Published: 1:11 pm, Sun. Apr. 15th, 2018Updated: 1:06 pm
I’ve found myself more and more often adopting a “disgruntled grandpa” persona whilst watching the news. I stop short of actually saying “Back in my day…”, but saying “Y’know, when we were in school…” is the same thing, and my friends and I have started doing that. A lot.
When we were in school, we still considered ourselves little kids at Zia. We waited till we got to junior high to learn how to fend off peer pressure and hormones, as well as how to avoid being knocked over during the daily fistfight in the halls.
I know things of a questionable nature went on when I was in high school, but it’s nothing compared to what happens now. I can’t imagine having to navigate some of the situations I’ve seen PLUS the added horrors of social media, which only makes every unfortunate circumstance worse.
That doesn’t mean we didn’t have issues to deal with. And it’s funny sometimes how people tend to forget the past. The Artesia Public Schools dress code has been the subject of hot debate in recent days, which frankly, looks exactly like the dress code that was in place when I was in school. And similar to the one that was probably in place in the ‘60s and ‘70s, when it was skirt length vs. the world.
On that front, I have to chuckle when I think that rather than testing how much skin we could show, many of us were preoccupied with draping ourselves in even more layers of fabric than our bodies could accommodate in high school. A toast to you, JNCO jeans. I regret nothing. You were so comfortable.
But if the mine field of modern-day growing up has you down, there’s still one lovely little nibble of nostalgia that has stood the test of time: Prom.
Next week, Artesia High School students will gussy up, actually use a few of those manners you don’t think they have, and hit the dance floor – just like you did when you were their age. Just like I and my friends did.
And on that front, I’d like to say to any kids who may be on the fence about attending: Just do it. It might seem a bit silly, dances may not be your thing, and if you also hate formalwear, I fully sympathize on all fronts. But it’s one of those innocent little high-school occurrences you’ll look back on and smile about one day.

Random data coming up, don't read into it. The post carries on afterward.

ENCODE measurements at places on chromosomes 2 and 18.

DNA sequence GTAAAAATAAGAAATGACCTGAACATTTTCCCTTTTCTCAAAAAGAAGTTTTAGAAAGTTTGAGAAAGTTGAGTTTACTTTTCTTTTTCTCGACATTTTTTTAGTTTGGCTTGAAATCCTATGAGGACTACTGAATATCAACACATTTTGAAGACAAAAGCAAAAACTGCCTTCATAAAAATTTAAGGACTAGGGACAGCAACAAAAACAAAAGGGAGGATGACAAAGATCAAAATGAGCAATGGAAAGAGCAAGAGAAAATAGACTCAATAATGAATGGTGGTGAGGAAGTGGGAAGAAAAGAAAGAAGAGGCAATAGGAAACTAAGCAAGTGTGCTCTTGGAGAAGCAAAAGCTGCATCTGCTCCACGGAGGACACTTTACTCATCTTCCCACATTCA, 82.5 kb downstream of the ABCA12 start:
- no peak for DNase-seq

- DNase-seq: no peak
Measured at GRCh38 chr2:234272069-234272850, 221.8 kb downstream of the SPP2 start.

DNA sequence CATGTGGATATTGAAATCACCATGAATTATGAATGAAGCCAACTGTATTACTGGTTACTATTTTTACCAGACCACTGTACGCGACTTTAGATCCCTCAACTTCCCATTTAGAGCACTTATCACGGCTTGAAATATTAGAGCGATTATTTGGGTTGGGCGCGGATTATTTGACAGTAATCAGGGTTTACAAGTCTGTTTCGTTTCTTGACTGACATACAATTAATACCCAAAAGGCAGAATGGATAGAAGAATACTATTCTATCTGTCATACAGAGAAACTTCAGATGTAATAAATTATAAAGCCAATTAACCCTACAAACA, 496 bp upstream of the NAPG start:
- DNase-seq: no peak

I didn’t want to go, either. But my friends convinced me it was a memory moment. One of my dear friends was my date, but dates are not a prerequisite; he was also my friend, and unless you’re in a high-school relationship and bound by whatever unspoken decrees that entails, going with friends is the only way to go. I assure you no one is going to care if you make your entrance in the company of your squad.
Plus, you guys have it made. Great decorations, amazing food, plenty of places to relax if you don’t feel like dancing the whole time. Our Prom – like many others before it – was held in the AHS commons area, and after our dates helped haul those of us wearing formal shoes up and over a giant, white bridge like rock climbers on a cliff face, we arrived in a big, plastic-covered black hole with no noticeable decorations and a schmuck of a DJ who played “Gettin’ Jiggy Wit It” no less than 488 times.
We couldn’t find chairs, the punch (which was all there was in the way of refreshment) tasted like battery acid, and all the pictures taken that evening were lost.
But now that I’m done taking out my frustrations on the junior class for producing such a lame-o Prom, none of those things were the highlight of the evening. We were all together in one place for one night – feuds and cliques and ill feelings put aside – and we all just goofed around like kids. Like we did when we were younger and none of that stuff mattered.
We laughed at the punch and the heinous music, we admired how well we all cleaned up, and when it was over, some of my best friends and I went over to the home of some of my parents’ best friends for a late-night breakfast, photo-fest, and dork-out session. And we did not need to be inebriated to enjoy one another’s company, either (hint, hint).
Have fun at Prom, Bulldogs, and try not to cry too much, moms. For the seniors among you, the next – and last – time you’ll all get together sans stigmas will be at graduation, and that one’s actually a little sad. So enjoy the party, stay safe, and create memories that will last a lifetime.
And back up your photos when you’re done.